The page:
Existing images of the cosmic phenomena are illustrations, since black holes are so dense that light cannot escape – forcing researchers to make educated guesses about what they look like.
Over the next 10 days, using eight radio observatories at six locations around the world, researchers hope to establish visual proof of one of Albert Einstein’s oddest predictions.
“This week heralds an exciting and challenging endeavor for astronomy,” said France Cordova, director of the National Science Foundation. “Radio telescopes from around the world, anchored by the ALMA Observatory in Chile, will work to test some of physics’ most fundamental theories.”
Ranging from the world’s tallest volcano in Hawaii to the frigid South Pole, these observatories will be pointed toward the supermassive black hole lurking in the Milky Way’s center to collect data at a scale never attempted before in physics, the astronomers said.
The team hopes to capture images of the black hole’s event horizon – the point at which matter can no longer overcome the gravitational pull.
“These are the observations that will help us sort through all the wild theories about black holes,” said Gopal Narayanan, an astronomy researcher professor at the University of Massachusetts Amherst. “And there are many wild theories.”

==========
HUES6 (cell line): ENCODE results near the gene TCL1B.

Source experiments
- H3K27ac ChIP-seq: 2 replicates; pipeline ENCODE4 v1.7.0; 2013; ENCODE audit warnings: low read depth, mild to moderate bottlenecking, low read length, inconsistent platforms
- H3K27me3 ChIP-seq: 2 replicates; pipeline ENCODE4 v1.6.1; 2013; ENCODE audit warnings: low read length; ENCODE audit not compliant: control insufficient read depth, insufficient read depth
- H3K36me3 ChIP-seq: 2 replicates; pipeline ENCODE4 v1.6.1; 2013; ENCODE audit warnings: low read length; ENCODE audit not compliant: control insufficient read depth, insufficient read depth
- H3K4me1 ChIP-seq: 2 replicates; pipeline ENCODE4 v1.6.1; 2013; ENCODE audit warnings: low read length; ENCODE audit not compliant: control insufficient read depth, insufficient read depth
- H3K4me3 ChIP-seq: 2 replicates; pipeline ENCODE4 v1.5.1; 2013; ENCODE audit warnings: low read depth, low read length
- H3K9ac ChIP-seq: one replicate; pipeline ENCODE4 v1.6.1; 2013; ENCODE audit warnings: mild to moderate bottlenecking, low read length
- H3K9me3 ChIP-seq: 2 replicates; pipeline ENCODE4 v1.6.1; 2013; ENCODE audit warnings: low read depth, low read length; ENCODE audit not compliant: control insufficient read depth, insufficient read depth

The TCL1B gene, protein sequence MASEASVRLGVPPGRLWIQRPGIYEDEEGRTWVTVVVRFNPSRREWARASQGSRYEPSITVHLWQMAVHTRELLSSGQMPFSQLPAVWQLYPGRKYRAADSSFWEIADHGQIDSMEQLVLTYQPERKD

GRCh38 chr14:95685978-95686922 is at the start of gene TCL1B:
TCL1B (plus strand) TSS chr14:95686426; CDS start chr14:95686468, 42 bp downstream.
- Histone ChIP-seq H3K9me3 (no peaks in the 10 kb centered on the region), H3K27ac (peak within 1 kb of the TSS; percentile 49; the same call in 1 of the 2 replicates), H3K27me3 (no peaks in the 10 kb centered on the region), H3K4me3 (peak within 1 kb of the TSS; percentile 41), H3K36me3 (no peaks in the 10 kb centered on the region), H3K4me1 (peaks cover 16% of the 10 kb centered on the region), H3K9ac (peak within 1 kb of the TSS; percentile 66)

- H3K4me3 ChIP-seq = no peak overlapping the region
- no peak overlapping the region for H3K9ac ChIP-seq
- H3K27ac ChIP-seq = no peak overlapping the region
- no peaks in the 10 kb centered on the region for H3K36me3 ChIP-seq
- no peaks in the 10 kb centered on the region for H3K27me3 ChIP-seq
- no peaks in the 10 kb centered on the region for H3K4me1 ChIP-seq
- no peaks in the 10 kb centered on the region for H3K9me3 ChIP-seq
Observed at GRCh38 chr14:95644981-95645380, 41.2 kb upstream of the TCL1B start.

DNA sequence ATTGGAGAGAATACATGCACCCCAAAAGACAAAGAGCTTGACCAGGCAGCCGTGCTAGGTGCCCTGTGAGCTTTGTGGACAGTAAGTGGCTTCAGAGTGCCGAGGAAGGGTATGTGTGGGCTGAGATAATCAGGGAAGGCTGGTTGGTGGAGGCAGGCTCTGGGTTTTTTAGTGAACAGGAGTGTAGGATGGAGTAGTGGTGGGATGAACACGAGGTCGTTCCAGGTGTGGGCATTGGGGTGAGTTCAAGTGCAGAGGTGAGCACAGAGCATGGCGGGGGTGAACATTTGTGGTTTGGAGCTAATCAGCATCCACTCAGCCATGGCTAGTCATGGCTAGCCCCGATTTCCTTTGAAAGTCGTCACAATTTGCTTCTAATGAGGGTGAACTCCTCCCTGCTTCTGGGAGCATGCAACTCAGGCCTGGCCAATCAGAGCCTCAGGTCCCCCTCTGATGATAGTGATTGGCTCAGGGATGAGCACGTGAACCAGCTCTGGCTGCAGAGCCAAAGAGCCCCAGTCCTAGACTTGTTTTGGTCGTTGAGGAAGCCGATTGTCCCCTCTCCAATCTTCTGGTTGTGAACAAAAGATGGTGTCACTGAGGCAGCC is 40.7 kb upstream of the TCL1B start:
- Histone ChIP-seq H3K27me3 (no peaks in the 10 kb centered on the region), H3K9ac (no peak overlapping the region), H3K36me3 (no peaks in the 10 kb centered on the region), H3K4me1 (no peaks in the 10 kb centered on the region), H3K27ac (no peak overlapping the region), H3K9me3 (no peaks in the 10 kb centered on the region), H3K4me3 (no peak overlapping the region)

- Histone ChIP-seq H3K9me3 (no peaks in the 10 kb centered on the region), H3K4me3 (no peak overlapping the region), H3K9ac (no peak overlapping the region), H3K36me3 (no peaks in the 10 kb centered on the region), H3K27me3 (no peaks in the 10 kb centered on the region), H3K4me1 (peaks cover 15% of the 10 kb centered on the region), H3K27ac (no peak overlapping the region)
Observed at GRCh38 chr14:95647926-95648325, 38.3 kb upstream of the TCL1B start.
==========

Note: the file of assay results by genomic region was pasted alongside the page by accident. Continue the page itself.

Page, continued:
The Large Millimeter Telescope (LMT) – a joint project between UMass Amherst and Mexico’s Instituto Nacional de Astrofisica – will coordinate with observatories across the planet to form an Earth-sized telescope that will have the observational effect of one large instrument. The team calls this network of observatories the Event Horizon Telescope, or EHT.
“In the following days, the LMT will contribute to this experiment which can make a fundamental test of a prediction of Einstein’s theory of general relativity under the most extreme physical conditions,” said LMT director David Hughes.
Direct images of the black hole’s event horizon would provide further evidence of the existence of these cosmic phenomena, while putting Einstein’s general theory of relativity through one of its most difficult tests.
Direct proof of Einstein’s theory of relativity predicting the relationship between time and space was first identified in 2015 after a faint chirp was detected by the Laser Interferometer Gravitational-wave Observatory (LIGO) in Livingston, Louisiana, and Hanford, Washington, which astronomers believe was the result of two far-away supermassive black holes colliding roughly 1.3 billion years ago.
“At the very heart of Einstein’s general theory of relativity there is a notion that quantum mechanics and general relativity can be melded, that there is a grand, unified theory of fundamental concepts,” Narayanan said.
“The place to study that is at the event horizon of a black hole.”